Thursday, September 29, 2005

The most horribly boring post most of you will ever read

I've been sitting here listening to Har Mar Superstar, Loreena McKennitt, Prince and Fiona Apple and updating my blogroll and pondering whether I should subject anyone to this little gem. I don't post technical posts very often, particularly because although I'm a programmer, I don't contribute a lot to the field (to my company, absolutely, just not to the profession in the way of forum responses, books, etc.). Call it sheer laziness if you like, because I'm capable of it, I just choose to direct my energies elsewhere. So it is with great sadness that I actually force such an item upon you, something that I have failed to find spelled out precisely elsewhere on the web that should be dumped on the web so that various individuals might find it when it is necessary to their sanity.

How to Make Your One to Many to Many SQL Server Updategram Function Appropriately When You Have Secondary or Tertiary Fields Involving a Rank or Numeric Value and Are Using a Biztalk Iterator Functoid to Populate the Updategram Identities (also applicable to non-Biztalk/BTS strict updategram functionality when using positional values)

Issue: when I moved from a one to many relationship to a one to many to many structure in an XSD file, I had to add a secondary updategram auto-id (updg: - if you haven't gotten this far yet in your project, my post is useless to you - but you can send me an email if you're desparate) node that had to resolve many records in the secondary table to many records in the tertiary table. You can't just use a constant like you can for all the first one to manys, because you'd have the same constant for multiple one to many relationships that don't actually all share ids (usually we just map in an "x" or "id" constant and the keys in the sub tables get the same constant > in this case, you have to be able to map many distinct parent records to all their distinct children, so an "x" constant alone is no good - you need "y", "z", "ab", "ac", etc.). In the past I fixed this by just mapping the iteration number of the secondary table record to the updategram id and the sub table/tertiary relational id - so "1" to lots of "1"s, "2" to lots of "2"s, etc. However, once another iteration value (rank for instance) entered the picture there was a problem because that value has "1" or "2" or "3" in its field, effectively telling the in-memory updategram that the constant is a replaceable value for any identities returned from the transactional insertion. The end result is that the updategram tries to map back to that value as a constant linked to the updategram id and when it gets confused, simply nulls it. In most cases, you'd get an outright transactional failure with rollback, but in this case you'll see a very peculiar behavior, the field is just nulled - I don't know if SQL Server just decides better safe than sorry, but the insert proceeds and ignores the constant to which it doesn't feel confident mapping a value. The fix (in BTS) involves mapping the iterator functoid to a new scripting functoid in the MAP that takes the iterator int(eger) as a parameter and just appends "CPID", or any other constant you feel won't be replicated elsewhere, to the end so that it becomes something unique you won't see in the XML otherwise (you could probably use a string concatenation functoid somehow instead, but that was just being annoyingly useless in my tests because of the string data type restriction). If you have an XSL setup instead of Biztalk, the same rule applies, just use a function or template to append a string to the end of the iterator. You'll want to test it, obviously, but it seems to work like a charm. Little fix, big impact.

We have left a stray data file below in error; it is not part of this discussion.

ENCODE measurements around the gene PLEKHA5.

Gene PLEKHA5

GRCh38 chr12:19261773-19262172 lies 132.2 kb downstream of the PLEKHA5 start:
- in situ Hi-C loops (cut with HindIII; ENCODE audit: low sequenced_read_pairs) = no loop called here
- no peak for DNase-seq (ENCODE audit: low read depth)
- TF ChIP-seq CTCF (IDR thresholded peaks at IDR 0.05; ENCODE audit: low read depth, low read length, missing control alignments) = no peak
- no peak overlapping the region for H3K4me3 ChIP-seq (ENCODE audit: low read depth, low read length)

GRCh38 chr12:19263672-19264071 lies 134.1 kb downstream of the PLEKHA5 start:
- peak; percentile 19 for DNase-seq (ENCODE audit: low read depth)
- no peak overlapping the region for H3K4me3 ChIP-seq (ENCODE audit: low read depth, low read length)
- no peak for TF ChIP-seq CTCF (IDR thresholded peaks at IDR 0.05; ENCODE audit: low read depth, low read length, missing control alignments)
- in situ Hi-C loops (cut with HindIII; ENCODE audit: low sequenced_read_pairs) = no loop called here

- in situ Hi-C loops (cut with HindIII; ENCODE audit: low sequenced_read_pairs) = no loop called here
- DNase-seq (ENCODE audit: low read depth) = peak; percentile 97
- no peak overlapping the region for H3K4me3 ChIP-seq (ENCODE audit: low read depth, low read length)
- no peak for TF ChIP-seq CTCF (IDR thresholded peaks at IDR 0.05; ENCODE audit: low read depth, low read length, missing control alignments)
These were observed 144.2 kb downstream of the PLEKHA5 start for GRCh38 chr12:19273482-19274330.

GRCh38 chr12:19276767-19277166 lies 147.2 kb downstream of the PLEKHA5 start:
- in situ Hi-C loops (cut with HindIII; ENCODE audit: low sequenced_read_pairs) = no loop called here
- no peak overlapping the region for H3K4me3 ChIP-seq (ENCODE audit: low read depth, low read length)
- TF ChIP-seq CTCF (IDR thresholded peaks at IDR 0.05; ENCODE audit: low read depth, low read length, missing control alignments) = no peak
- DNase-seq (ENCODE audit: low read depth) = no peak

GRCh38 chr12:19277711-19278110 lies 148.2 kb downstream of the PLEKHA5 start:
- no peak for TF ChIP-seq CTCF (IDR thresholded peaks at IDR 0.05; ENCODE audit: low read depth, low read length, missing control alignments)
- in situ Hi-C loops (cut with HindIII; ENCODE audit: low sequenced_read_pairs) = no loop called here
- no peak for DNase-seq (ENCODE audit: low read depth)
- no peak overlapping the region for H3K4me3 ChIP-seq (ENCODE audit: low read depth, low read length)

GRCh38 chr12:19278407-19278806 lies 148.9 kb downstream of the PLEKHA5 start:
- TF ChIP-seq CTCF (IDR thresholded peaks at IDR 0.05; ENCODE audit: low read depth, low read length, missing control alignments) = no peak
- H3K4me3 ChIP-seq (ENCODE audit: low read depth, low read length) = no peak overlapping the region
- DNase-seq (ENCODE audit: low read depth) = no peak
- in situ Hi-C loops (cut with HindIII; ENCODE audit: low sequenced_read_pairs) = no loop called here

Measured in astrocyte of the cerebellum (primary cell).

Note, if you have MULTIPLE many-to-many relationships in a single updategram, you'll want multiple functoids (XSL functions) each with a unique string appended to the iterator so that it can tell the relationships apart.

Further note, if you ever see something similar happening, even in a non one to many to many updategram (just one to many), check and make sure that there isn't a field whose value - complete value, not just a piece of it - isn't exactly the same as the constant used to map the relationship. i.e. if a column has the value "x" for instance (but not "xyz"), that would be a problem if the updg:at-identity and corresponding sub table's ID uses "x" as a constant.

Code in Biztalk Scripting Functoid:
public string AppendConstToInt(int param1)
return param1.ToString() + "CPID";


MeanMrMustard said...

You're assuming we'll read it.

Beth Danae said...

that wasn't quite the most boring post I ever read :)